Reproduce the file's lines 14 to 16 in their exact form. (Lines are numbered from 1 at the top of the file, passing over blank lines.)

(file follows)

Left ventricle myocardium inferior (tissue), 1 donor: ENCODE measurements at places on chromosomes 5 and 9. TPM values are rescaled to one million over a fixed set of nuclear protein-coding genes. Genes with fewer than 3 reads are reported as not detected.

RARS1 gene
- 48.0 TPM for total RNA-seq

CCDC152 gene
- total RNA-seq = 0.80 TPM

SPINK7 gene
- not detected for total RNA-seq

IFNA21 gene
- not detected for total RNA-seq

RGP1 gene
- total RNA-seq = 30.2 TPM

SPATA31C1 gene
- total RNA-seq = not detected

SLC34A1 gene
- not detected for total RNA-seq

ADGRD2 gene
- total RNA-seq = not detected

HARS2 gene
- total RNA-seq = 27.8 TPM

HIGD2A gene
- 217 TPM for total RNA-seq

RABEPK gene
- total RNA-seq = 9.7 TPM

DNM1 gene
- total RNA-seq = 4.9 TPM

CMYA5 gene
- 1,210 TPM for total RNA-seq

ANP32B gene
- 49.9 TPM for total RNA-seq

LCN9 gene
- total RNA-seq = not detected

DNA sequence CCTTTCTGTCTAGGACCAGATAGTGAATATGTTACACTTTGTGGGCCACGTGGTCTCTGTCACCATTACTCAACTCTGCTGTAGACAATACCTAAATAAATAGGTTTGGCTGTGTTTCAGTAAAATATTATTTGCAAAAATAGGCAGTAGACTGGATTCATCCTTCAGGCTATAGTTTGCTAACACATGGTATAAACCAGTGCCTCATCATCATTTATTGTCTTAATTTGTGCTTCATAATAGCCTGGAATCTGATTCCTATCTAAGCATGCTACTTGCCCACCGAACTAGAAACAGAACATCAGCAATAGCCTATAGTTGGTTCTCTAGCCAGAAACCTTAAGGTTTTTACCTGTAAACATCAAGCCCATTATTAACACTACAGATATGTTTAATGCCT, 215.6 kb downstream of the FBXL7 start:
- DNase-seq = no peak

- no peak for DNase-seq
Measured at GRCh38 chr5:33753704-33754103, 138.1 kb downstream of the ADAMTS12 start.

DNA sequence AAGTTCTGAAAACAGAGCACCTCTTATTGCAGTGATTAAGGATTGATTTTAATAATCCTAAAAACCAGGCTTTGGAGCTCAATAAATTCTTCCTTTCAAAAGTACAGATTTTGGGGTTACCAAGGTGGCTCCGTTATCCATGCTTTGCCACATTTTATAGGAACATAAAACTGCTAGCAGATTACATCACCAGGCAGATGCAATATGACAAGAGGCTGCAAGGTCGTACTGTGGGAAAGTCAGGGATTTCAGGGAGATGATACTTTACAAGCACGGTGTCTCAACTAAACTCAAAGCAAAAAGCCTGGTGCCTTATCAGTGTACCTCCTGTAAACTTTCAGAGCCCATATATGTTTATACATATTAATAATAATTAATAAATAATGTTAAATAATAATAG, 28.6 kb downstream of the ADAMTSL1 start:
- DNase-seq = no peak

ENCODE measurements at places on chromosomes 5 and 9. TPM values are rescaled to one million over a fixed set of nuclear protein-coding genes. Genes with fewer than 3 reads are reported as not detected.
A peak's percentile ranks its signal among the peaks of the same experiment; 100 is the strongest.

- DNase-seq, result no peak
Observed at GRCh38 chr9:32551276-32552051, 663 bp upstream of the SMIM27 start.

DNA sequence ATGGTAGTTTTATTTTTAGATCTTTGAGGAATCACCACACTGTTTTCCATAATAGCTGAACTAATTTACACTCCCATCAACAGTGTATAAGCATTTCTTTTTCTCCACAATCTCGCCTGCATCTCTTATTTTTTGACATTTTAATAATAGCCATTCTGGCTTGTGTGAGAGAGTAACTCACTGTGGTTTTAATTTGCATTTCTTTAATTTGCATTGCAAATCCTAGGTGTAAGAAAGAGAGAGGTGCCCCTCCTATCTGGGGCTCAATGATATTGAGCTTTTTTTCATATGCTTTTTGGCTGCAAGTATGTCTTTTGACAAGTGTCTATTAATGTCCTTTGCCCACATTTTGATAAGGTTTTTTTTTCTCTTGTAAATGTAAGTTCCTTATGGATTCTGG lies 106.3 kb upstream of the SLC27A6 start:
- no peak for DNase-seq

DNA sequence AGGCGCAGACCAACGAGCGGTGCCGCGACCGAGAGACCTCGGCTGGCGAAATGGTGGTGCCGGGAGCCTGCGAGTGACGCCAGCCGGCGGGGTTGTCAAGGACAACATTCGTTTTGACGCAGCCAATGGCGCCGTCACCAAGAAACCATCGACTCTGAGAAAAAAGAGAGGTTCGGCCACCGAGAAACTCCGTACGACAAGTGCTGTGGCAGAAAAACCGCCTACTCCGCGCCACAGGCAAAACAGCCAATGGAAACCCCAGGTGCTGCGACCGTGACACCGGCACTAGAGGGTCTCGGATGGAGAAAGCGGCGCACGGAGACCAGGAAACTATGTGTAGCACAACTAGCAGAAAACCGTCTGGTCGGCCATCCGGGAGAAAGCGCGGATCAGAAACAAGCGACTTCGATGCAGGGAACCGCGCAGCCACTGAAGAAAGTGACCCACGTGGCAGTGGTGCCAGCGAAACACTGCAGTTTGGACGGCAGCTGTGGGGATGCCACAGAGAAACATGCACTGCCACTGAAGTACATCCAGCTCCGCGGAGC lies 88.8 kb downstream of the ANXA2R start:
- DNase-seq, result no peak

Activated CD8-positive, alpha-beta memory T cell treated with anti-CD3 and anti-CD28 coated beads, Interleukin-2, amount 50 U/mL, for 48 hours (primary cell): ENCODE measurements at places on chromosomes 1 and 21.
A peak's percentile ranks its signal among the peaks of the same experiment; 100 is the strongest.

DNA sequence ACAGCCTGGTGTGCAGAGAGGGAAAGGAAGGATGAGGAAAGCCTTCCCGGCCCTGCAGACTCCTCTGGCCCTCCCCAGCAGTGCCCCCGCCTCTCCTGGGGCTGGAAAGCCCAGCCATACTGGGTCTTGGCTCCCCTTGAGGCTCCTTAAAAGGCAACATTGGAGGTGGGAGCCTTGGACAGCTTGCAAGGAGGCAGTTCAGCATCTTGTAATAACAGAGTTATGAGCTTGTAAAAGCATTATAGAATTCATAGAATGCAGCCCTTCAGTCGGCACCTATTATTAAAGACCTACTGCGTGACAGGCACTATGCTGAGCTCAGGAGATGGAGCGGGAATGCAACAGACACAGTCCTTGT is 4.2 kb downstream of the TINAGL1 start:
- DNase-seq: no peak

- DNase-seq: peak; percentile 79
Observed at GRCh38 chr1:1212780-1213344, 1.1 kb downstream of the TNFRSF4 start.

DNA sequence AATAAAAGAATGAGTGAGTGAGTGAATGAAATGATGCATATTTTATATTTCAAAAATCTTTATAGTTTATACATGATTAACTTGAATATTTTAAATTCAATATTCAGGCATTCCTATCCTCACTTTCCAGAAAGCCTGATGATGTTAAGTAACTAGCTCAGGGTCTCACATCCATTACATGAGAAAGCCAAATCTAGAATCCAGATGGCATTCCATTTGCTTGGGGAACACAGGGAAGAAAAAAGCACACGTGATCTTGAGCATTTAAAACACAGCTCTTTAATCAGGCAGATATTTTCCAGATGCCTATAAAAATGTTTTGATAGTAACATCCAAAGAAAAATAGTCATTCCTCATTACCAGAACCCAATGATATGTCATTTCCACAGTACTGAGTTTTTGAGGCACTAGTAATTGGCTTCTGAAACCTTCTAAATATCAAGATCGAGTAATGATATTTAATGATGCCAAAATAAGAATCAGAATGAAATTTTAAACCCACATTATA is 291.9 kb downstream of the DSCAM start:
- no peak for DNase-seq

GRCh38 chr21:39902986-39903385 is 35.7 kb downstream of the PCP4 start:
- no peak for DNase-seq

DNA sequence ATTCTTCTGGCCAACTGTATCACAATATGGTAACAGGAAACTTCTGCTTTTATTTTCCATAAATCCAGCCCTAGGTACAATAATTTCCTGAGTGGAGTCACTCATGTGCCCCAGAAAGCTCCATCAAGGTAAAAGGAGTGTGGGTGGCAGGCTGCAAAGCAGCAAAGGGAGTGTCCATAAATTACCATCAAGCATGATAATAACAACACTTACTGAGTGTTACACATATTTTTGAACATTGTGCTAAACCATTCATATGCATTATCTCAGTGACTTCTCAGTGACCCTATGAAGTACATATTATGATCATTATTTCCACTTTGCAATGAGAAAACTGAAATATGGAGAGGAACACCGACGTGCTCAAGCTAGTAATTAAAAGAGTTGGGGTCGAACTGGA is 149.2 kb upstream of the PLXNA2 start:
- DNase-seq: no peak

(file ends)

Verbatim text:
SLC34A1 gene
- not detected for total RNA-seq

ADGRD2 gene